The Mantis Shrimp: An Unusual Underwater Inhabitant

There are more than 350 species of mantis shrimp. (Photo credit: SuperStock/Alamy)

The mantis shrimp is neither a mantis nor a shrimp, but it got its name due to its resemblance to both of these creatures. The mantis shrimp is actually a marine crustacean that belongs to the order Stomatopoda. These unusual marine dwellers separated from other crustacean groups about 400 million years ago. Currently, scientists have identified over 350 different species of mantis shrimp. These shrimp are primarily found in tropical and subtropical waters, though some live in temperate ocean habitats.

There are two main types of mantis shrimps. The two types are distinguished by the appearance of their raptorial appendages, or raps. Spearers have sharp barbs on the tip of their rap, which they use to spear soft-bodied prey, such as shrimp or fish. Smashers have a club-like modification on their raptorial appendage, which lets them smash their shelled prey, such as clams and snails. Perhaps what makes the smashers club-like weapon most formidable is the speed at which it can be deployed. Scientists using super-high speed video cameras were able to calculate the speed at which a smasher mantis shrimp strikes its prey. So how fast is a mantis shrimp’s punch? At a speed of nearly 80 kilometers per hour (50 mph), a strike from a mantis shrimp counts as one of the fastest limb movements in the entire animal kingdom.

But their raptorial appendage weaponry is not the only strange thing about mantis shrimp. Mantis shrimp eyesight is also quite unusual. To begin with, their eyes are able to distinguish between 100,000 different colors–that is 10 times the amount that human eyes perceive. Why might mantis shrimp have the ability to perceive such a wide range of wavelengths? It turns out that a number of mantis shrimp species have fluorescent yellow markings on the scales of their antennae and carapace. Research published in January 2004 in the journal Science indicates that the fluorescent markings are part of a threat display directed toward males of the same species as well as potential predators.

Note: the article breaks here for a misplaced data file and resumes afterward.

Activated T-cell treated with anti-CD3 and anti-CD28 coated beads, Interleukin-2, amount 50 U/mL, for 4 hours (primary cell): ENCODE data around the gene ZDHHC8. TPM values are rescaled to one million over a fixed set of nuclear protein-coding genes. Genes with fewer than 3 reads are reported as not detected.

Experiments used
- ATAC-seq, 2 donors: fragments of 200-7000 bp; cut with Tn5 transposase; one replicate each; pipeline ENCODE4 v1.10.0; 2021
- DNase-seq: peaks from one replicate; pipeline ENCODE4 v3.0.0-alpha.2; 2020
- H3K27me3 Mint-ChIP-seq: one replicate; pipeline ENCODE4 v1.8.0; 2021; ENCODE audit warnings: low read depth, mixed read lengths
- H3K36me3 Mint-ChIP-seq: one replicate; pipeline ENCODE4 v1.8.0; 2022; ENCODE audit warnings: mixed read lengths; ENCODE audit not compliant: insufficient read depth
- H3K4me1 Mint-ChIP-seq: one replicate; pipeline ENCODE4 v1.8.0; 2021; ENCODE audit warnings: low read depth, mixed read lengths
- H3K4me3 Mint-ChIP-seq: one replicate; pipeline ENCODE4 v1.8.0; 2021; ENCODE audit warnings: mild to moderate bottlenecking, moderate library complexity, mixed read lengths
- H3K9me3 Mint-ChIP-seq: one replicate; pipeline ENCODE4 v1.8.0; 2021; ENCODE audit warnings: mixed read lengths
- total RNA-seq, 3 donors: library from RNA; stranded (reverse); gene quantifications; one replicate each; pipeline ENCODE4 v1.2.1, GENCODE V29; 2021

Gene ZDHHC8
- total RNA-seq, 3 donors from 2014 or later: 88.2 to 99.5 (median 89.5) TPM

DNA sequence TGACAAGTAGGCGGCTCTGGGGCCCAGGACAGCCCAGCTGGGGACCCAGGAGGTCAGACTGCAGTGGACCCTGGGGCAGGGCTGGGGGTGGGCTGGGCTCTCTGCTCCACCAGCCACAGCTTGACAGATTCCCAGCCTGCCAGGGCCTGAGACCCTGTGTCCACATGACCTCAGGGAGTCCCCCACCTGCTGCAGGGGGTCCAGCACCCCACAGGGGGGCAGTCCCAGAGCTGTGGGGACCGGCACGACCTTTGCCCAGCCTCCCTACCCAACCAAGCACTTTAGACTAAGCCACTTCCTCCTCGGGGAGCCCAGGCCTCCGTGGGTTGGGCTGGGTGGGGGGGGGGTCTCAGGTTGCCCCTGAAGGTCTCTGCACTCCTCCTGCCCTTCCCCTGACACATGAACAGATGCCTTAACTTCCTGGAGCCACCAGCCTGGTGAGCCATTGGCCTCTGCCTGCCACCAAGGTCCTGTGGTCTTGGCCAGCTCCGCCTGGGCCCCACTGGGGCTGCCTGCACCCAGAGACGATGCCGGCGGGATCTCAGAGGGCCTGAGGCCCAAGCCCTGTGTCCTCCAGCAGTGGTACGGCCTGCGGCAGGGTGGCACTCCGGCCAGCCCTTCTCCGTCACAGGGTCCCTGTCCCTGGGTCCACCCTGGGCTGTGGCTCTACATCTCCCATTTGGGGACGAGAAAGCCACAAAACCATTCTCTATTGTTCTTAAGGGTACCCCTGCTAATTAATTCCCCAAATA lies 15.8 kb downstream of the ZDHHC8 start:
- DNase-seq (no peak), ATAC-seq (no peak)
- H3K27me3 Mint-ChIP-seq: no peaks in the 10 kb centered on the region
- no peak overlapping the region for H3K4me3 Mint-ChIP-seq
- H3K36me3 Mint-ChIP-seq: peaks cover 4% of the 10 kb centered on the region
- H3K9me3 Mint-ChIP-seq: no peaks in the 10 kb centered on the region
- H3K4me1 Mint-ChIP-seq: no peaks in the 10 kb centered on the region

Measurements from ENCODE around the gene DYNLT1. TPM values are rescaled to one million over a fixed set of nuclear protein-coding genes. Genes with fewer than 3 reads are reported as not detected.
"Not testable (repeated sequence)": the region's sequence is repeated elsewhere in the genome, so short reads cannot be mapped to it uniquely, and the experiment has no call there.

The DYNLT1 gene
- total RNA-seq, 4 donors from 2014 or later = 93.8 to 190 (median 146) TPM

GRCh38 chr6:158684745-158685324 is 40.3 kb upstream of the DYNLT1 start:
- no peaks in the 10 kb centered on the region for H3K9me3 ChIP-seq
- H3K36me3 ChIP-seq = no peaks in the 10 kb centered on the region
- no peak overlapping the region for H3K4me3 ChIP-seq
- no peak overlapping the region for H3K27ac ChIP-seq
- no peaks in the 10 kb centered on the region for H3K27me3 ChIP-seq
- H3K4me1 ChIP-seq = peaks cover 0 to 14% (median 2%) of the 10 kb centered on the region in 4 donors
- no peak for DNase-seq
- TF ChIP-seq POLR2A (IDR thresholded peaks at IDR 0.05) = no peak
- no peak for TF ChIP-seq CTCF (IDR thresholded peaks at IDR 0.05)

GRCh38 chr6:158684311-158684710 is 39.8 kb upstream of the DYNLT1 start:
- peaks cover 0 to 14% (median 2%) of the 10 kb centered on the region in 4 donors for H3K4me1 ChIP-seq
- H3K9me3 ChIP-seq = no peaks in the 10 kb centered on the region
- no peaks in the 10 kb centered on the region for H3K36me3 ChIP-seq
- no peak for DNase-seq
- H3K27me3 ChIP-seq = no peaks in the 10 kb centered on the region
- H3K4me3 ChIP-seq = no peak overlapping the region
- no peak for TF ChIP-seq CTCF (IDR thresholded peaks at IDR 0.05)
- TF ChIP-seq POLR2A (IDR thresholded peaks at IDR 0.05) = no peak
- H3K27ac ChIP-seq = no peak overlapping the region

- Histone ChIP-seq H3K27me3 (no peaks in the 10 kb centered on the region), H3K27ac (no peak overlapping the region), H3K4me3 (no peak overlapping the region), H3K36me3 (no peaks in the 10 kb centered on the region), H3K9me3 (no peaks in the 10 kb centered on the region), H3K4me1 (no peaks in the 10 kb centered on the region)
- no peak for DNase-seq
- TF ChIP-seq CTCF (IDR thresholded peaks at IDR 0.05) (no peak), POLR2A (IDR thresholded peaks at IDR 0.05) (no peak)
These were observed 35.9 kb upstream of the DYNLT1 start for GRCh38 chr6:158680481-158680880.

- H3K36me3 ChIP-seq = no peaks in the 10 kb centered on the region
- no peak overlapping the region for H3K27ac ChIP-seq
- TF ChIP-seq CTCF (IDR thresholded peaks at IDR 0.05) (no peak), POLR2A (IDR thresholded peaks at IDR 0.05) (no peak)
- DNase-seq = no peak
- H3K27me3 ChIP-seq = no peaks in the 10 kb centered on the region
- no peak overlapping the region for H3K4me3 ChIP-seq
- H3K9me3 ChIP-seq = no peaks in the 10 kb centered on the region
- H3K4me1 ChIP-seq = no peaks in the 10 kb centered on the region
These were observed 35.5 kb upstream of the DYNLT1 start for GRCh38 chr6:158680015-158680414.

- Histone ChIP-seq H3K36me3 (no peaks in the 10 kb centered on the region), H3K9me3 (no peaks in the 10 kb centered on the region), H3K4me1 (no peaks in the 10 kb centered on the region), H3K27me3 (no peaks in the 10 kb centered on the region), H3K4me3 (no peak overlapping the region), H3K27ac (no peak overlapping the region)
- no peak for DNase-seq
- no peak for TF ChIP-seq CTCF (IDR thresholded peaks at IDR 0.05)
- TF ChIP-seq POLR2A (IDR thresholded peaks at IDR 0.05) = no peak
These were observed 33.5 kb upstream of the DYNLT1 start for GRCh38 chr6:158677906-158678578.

A mantis shrimp’s eyes can perceive 10 times as many colors as a human. (Photo credit: Michael Patrick O’Neill/Photo Researchers, Inc.)

The ability to perceive such a wide range of light wavelengths isn’t the only thing that makes a mantis shrimp’s eyes interesting. A mantis shrimp’s eyes are also able to perceive circular polarized light, or CPL, something no other animal can do. Though humans cannot perceive this type of light, we use CPL filters in items such as camera lenses and 3D glasses.

According to research published in March 2008 in the journal Current Biology, one benefit of circular polarization vision is that it enhances contrast in murky conditions, such as the turbid waters that mantis shrimp inhabit, which lets the shrimp see better in their surroundings. In addition, research indicates that the males of some species of mantis shrimp have a patch on their bodies that reflects circular polarized light. Scientists hypothesize that these reflective patches may be used as a part of a sex-specific secret communication channel between mantis shrimp, since other marine animals cannot perceive CPL.

Recent research published in August 2011 in the journal Aquatic Biology indicates that mantis shrimp also communicate by rumbling. Vibrations within the mantis shrimps muscles are responsible for these low-frequency noises. Recordings made near the animals muddy underwater burrows indicate that the mantis shrimp use these noises as a way to establish and maintain territories. Since only males were observed making these noises, scientists think that the rumbling may also be used to attract female mates.

Though these strange underwater creatures have been around for 400 million years, much remains unknown about them, particularly since they spend most of their time in their undersea burrows. Many mantis shrimp species are also nocturnal, which makes tracking their behavior that much more difficult. However, from the data and observations that researchers have been able to gather thus far about mantis shrimp behavior and body composition, it seems these strange marine crustaceans are definitely worth the extra effort required to study them.

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